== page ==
Bupropion primarily affects the levels of dopamine and norepinephrine in the brain, although it can also have some effects on serotonin levels.
Bupropion is classified as an atypical antidepressant or dopamine and norepinephrine reuptake inhibitor (DNRI), as it works by blocking the reuptake of dopamine and norepinephrine in the brain, which increases their availability and can improve symptoms of depression and anxiety.
While bupropion does not directly affect serotonin levels in the brain, it may still have some effects on serotonin through its interactions with other neurotransmitters. For example, blocking the reuptake of dopamine and norepinephrine can indirectly increase the activity of serotonin in certain regions of the brain.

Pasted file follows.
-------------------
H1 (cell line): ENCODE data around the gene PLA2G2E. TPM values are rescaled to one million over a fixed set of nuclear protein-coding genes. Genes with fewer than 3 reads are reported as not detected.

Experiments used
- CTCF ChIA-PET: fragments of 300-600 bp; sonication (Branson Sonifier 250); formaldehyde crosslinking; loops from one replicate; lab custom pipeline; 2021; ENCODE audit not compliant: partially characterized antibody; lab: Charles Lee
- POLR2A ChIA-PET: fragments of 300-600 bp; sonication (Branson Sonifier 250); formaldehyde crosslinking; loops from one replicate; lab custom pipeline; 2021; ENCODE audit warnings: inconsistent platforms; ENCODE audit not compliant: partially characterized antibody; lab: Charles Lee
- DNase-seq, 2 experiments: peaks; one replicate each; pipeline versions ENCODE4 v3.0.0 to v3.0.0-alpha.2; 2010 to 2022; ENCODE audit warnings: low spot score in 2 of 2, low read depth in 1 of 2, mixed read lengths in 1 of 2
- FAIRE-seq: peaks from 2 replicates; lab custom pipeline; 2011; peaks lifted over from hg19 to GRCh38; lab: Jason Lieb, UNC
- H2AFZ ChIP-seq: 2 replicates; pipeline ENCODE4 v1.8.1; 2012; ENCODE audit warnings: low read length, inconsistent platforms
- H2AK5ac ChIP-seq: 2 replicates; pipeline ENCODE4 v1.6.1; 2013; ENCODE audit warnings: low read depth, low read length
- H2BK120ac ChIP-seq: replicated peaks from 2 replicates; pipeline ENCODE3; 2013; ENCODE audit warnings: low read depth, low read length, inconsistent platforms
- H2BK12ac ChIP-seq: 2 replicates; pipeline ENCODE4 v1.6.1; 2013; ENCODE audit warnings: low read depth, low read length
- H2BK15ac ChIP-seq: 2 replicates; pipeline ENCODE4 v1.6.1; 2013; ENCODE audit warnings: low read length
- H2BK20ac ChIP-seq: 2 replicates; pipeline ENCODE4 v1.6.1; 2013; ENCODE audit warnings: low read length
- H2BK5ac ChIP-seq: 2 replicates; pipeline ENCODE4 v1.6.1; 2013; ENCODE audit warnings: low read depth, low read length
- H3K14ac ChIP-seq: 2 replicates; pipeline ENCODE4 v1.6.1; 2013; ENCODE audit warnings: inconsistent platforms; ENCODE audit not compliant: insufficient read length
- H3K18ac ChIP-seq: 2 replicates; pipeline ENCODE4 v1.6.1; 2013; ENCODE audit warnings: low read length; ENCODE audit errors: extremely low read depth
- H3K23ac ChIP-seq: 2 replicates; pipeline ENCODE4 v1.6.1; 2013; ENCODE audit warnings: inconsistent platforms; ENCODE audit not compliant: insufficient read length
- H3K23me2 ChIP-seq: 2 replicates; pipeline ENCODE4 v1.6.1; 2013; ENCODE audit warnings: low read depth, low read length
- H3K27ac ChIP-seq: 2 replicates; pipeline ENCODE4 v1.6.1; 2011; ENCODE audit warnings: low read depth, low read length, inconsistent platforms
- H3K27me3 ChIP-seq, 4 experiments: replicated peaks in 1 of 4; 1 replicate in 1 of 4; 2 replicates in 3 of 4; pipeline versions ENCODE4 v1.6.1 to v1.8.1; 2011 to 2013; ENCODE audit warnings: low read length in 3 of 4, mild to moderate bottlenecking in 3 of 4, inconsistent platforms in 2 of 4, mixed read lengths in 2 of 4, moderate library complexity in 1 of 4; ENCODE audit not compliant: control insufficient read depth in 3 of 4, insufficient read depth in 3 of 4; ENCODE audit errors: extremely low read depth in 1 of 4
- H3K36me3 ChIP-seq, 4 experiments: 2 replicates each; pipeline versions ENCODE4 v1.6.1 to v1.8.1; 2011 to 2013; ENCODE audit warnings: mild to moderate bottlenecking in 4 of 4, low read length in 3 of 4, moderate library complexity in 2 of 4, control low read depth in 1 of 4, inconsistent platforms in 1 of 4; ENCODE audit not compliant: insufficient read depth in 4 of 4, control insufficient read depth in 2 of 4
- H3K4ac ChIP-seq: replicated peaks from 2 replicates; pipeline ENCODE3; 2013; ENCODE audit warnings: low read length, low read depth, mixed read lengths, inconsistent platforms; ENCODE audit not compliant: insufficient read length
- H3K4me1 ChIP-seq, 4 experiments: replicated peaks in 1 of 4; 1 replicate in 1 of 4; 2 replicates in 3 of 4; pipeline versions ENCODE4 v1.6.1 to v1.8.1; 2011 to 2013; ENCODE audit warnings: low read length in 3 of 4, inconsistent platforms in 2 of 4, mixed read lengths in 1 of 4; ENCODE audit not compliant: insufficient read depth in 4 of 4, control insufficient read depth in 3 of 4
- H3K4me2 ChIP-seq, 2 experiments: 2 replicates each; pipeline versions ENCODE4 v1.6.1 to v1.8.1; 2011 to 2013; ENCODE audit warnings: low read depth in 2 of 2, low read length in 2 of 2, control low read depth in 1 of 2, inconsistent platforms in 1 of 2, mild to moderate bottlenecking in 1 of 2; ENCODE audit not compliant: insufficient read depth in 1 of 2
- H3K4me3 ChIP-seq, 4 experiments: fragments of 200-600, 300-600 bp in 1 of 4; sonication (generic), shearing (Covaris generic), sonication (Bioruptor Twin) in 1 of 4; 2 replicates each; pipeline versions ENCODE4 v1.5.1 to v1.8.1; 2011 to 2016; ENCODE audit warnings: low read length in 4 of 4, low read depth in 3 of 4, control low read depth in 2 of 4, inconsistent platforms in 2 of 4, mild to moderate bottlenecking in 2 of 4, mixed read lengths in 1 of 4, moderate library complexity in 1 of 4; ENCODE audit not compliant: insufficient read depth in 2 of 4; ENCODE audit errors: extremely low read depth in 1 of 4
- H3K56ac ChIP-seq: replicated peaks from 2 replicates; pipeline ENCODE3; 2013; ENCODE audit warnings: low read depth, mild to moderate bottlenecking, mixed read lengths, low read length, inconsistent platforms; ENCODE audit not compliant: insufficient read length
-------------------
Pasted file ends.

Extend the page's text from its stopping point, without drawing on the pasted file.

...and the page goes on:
It is important to note that while bupropion may have some effects on serotonin levels, it is not typically considered a first-line treatment for anxiety or mood disorders that primarily involve serotonin dysregulation, such as obsessive-compulsive disorder (OCD) or major depressive disorder (MDD) with prominent symptoms of anxiety. In these cases, medications that primarily affect serotonin levels, such as selective serotonin reuptake inhibitors (SSRIs), may be more effective.